Since its debut 15 years ago, “Alternative Scriptwriting: Writing Beyond the Rules” has been a highly respected and widely-used text by screenwriters and screenwriting professors alike. Co-author of “Alternative Scriptwriting,” Jeff Rush, just happens to be a member of the university’s film and media arts faculty.
The fourth edition from Focal Press hit bookstores Sept. 15, and if past reviews are any indication, the new edition should be just as groundbreaking as the last three.
Long before he became a teacher, Rush noticed limitations
in the standard three-act screenplay. Dramatic changes in the structure of filmmaking have occurred since he last took stage.
“The relationship between independent and Hollywood films is much closer today than it was in 1990,” Rush said. “I don’t even know if it is a distinction worth making any more.”
Rush and his partner, Ken Dancyger, a professor at New York University’s Tisch School of the Arts, developed the idea for “Alternative Scriptwriting” after meeting at a conference for the University Film and Video Association in the late 1980s. Both felt equally frustrated with the formulaic approach to screenwriting.
“We found ourselves fighting the dominant Hollywood model, which was so strong back then and was represented by [textbook author] Syd Field,” Rush said. “People responded
to what we were saying so we looked at each other and said, ‘why not?'”
Nine months later, they created a manuscript, focusing on their own personal experiences and research, designed to challenge conventional screenwriting.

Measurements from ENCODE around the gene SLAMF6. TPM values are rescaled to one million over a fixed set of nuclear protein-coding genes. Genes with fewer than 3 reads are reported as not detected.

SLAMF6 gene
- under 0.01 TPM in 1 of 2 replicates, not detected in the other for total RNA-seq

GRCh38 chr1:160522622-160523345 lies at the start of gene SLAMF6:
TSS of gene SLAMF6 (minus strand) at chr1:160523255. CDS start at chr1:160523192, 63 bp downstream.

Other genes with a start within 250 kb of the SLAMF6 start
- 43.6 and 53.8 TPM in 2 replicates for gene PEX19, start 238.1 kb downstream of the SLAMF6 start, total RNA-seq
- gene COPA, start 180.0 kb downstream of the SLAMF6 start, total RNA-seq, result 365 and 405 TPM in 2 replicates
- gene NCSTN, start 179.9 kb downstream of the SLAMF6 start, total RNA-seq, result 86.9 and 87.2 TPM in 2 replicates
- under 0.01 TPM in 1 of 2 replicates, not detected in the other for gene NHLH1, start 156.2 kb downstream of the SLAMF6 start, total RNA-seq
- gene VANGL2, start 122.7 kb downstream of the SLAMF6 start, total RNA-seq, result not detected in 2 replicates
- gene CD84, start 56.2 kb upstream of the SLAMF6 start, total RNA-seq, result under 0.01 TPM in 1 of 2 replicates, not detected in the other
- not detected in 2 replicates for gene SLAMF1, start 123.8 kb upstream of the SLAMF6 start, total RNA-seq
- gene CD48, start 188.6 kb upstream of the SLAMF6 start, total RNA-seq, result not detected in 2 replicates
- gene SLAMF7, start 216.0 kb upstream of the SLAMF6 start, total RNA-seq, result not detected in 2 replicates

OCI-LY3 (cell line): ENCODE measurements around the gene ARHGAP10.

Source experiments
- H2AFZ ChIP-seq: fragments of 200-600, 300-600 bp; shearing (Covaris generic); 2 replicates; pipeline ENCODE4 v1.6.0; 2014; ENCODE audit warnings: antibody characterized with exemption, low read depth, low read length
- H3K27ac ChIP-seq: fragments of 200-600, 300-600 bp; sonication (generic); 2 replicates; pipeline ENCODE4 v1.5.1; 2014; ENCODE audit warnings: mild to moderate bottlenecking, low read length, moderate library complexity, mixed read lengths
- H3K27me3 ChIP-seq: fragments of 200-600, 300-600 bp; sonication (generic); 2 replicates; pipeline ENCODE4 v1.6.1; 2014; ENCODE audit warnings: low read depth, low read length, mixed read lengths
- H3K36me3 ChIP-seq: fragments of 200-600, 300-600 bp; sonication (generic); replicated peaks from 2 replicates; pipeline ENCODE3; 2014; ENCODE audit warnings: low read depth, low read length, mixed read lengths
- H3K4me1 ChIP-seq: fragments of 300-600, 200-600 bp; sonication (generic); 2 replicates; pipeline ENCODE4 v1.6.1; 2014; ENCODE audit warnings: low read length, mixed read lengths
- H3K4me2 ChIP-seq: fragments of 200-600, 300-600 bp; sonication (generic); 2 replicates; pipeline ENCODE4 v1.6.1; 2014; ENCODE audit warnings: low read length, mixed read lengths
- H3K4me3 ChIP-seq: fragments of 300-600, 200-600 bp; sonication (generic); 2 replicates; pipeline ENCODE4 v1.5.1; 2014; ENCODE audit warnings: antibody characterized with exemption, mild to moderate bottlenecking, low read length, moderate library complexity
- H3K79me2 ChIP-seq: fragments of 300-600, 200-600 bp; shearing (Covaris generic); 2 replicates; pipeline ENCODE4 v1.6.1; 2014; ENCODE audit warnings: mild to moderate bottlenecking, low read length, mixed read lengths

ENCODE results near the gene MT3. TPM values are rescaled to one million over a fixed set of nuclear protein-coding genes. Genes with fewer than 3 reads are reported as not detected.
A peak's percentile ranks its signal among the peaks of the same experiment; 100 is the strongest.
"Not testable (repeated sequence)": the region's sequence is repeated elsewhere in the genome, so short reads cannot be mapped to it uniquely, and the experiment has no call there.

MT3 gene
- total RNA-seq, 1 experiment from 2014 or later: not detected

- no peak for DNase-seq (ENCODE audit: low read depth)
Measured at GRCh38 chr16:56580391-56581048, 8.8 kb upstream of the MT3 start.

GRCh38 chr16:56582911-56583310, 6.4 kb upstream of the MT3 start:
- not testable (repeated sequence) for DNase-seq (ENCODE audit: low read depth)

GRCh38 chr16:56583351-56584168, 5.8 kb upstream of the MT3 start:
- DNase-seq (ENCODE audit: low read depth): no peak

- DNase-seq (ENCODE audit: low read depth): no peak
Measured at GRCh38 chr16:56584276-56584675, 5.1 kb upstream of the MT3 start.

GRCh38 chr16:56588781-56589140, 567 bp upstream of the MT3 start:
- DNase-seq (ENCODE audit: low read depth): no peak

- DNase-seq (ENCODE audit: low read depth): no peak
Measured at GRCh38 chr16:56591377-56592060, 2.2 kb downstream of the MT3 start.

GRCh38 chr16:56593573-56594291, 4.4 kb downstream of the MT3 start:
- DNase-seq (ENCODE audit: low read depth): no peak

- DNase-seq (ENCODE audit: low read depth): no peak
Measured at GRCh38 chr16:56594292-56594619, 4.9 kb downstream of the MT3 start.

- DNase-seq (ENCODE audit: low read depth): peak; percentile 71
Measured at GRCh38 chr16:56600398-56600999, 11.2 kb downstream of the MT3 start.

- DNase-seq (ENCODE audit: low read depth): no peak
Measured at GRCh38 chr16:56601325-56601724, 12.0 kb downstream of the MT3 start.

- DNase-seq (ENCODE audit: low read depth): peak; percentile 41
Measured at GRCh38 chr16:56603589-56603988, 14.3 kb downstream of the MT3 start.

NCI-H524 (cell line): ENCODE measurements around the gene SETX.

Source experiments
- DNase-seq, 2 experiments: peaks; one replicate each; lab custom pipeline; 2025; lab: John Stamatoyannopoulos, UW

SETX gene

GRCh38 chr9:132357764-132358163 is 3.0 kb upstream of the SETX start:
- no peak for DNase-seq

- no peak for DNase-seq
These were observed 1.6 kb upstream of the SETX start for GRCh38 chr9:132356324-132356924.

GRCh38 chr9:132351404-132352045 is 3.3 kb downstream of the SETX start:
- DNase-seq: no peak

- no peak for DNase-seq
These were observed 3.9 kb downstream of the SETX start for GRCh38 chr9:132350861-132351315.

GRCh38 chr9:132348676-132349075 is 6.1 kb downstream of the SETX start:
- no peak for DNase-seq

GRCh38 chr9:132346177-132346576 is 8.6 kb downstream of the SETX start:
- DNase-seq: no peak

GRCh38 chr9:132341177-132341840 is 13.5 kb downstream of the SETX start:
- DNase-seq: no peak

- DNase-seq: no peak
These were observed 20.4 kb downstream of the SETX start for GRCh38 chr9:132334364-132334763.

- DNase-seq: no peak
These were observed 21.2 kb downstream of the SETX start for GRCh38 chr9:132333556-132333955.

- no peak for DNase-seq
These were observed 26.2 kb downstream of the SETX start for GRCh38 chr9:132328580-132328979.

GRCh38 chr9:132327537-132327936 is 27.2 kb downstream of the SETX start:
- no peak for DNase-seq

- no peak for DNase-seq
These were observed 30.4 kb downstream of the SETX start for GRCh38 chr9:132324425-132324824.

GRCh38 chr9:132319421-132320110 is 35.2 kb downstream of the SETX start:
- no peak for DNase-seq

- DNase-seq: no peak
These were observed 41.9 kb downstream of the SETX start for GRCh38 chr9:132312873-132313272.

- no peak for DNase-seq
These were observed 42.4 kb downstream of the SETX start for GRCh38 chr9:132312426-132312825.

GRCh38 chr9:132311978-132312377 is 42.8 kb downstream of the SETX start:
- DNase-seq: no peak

“I think the book empowers writers, rather than making them feel silly or inadequate,” Dancyger said. “It gives students permission to take chances.”
Rush and Dancyger receive praise from professors throughout the country for venturing away from traditional screenwriting.
“I think that over the last 20 years, the quality of American filmmaking has suffered obvious losses that stem from risk aversion, and yet risk is what imagination is all about,” said professor Debbie Chapel, a fiction and screenwriting teacher at Harvard University’s Extension School. “‘Alternative Scriptwriting’ is one of the only books that honors that dilemma.”
Professor John Bernstein, director of the graduate program in screenwriting at Boston University, uses “Alternative Scriptwriting” every fall for his graduate-level introductory screenwriting course.
“I admire them both [Dancyger and Rush] for the fresh, in-depth and inspiring approach to writing scripts,” Bernstein said.
Dancyger, who has written seven books thus far, is currently
working on his eighth. “The Greatest: Hollywood in 1959” examines American cinema in 1959, a year which has been coined by some film historians as “the greatest year in film history.” Future plans for Dancyger include writing an extensive book about his favorite cinema topic: the conventions of film genre. As for Rush, a book exploring interactive narrative is in the works.
“The book was always valuable even for those who were not interested in independent scriptwriting,” Rush said.
“The original three chapters on three-acts [in the first edition] were designed to encourage writers to consider strategies other than standard three-act structure. However, even people who want to write in three-acts find it useful.”
Marta Rusek can be reached at email@example.com.